Salary Sacrifice Guidance

What is salary sacrifice?
Salary sacrifice is simply an arrangement between you and your employee, where your employee agrees to a reduction in their cash remuneration (salary) in lieu of a pension payment being made to their pension scheme.

Why would an employee choose to give up remuneration in this way?
Salary sacrifice can alter the employee’s remuneration package to a more tax efficient structure, at no additional cost to either you or the employee. More importantly, salary sacrifice can generate higher pension contributions than if the employee opts to make the contributions themselves (either from their bank account or deducted from their net pay). The reason for this is that you may decide to pass on some/all of your corresponding National Insurance (NI) saving which will increase the amount paid to the employee’s pension scheme.

St James’s Place Wealth Management advises that you are not contractually bound to pass on any of your NI saving; it is a matter of agreeing the terms of any salary sacrifice arrangement with your employees.

What is the process for salary sacrifice?
There needs to be a formal agreement in place (normally in writing) between you and the employee, confirming the reduction in remuneration in exchange for a contribution of at least the same amount (or more when the NI saving is taken into account) being made to a pension scheme. As long as the employee enters into such a formal agreement, the terms and conditions of employment are varied and no NI or Income Tax liability arises.

It is important that the agreement is structured correctly, otherwise the salary sacrifice might fail. For instance, if the employee has the right to give up the non-cash benefit at any time and revert to the higher salary, the benefit may be deemed to be earnings and incur Income Tax and NI accordingly.

There is no requirement for you to inform HMRC that a salary sacrifice scheme has been set up, although you may wish to do so for reassurance.

Reference or notional salary
In the past it was not possible to base non-pension benefits on the pre-sacrifice salary, but HMRC have confirmed that the pre-sacrifice salary figure may continue to be referred to as a summary of the value of the remuneration package as a whole. This reference or notional salary may continue to be used for the following purposes without invalidating the salary sacrifice:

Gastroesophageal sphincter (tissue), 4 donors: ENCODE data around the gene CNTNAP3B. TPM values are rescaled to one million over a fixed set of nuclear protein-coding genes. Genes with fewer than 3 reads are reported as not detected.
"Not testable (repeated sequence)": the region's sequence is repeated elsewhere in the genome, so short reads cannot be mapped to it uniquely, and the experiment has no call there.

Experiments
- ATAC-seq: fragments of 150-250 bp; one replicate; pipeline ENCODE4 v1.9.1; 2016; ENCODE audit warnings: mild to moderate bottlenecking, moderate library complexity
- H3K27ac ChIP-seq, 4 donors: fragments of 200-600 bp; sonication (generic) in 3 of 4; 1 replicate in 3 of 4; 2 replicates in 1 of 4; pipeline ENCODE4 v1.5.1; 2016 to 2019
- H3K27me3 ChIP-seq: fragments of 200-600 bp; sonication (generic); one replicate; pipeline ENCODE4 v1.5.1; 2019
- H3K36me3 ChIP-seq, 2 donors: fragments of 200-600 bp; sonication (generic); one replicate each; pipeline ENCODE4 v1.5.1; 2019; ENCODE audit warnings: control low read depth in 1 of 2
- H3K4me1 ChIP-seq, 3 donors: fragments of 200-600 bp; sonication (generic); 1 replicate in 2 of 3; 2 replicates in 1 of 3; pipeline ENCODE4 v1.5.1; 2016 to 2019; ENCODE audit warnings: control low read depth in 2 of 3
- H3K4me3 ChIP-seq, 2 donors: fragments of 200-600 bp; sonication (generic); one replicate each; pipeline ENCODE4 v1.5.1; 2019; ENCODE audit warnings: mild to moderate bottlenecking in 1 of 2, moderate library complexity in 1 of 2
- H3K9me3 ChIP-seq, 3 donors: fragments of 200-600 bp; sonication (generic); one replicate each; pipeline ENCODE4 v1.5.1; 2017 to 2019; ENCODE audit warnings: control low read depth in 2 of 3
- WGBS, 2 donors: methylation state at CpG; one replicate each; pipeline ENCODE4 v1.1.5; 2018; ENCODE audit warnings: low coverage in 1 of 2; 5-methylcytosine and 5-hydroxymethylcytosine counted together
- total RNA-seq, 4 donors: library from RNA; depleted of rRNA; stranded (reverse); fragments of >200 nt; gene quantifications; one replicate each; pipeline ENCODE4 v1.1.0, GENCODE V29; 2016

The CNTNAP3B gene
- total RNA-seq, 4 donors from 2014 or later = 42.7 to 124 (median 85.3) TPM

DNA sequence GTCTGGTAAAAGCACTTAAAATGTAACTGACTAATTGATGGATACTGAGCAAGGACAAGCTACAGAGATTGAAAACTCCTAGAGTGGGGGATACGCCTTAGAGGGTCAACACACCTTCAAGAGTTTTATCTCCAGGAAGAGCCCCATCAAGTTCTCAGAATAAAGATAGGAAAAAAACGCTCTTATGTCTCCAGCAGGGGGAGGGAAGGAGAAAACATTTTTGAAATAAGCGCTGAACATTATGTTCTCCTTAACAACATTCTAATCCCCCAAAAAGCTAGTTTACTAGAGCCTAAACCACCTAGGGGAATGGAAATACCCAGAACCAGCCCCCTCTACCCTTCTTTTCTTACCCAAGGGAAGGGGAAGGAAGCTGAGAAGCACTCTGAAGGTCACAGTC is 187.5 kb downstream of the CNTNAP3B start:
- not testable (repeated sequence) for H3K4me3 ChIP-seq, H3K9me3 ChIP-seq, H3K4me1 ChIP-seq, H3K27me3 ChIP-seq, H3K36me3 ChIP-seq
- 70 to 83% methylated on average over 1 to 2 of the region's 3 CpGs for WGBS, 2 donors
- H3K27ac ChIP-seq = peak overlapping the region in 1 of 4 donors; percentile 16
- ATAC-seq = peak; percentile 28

• To determine other benefits (eg life cover) and salary increases
• To calculate overtime rates
• To work out holiday or sick pay
• To justify earnings information to a mortgage lender.

Possible drawbacks of salary sacrifice
When entering a salary sacrifice arrangement, employees need to consider the effect, or potential effect, that a reduction in their pay may have.

These factors include:
• A sacrifice must not cause an employee’s rate of pay to fall below the minimum wage figure of £6.19 per hour (for the 2012/13 tax year) for an individual aged 21 or older under current regulations.
• There is no obligation for you to pass on any of your NI saving.
• There is no obligation for you to use “reference/notional salaries” to calculate benefits.
• Employees need to be aware that salary sacrifice could affect their entitlement to benefits such as :
– Earnings based State benefits such as Employment Support Allowance and State pensions
– Work related payments/earnings related benefits, such as Statutory Maternity Pay and Statutory Sick Pay

For those employees who are currently paying a pension contribution from their own bank account or from their net pay, salary sacrifice is an effective way for employees to increase the amount paid into pensions.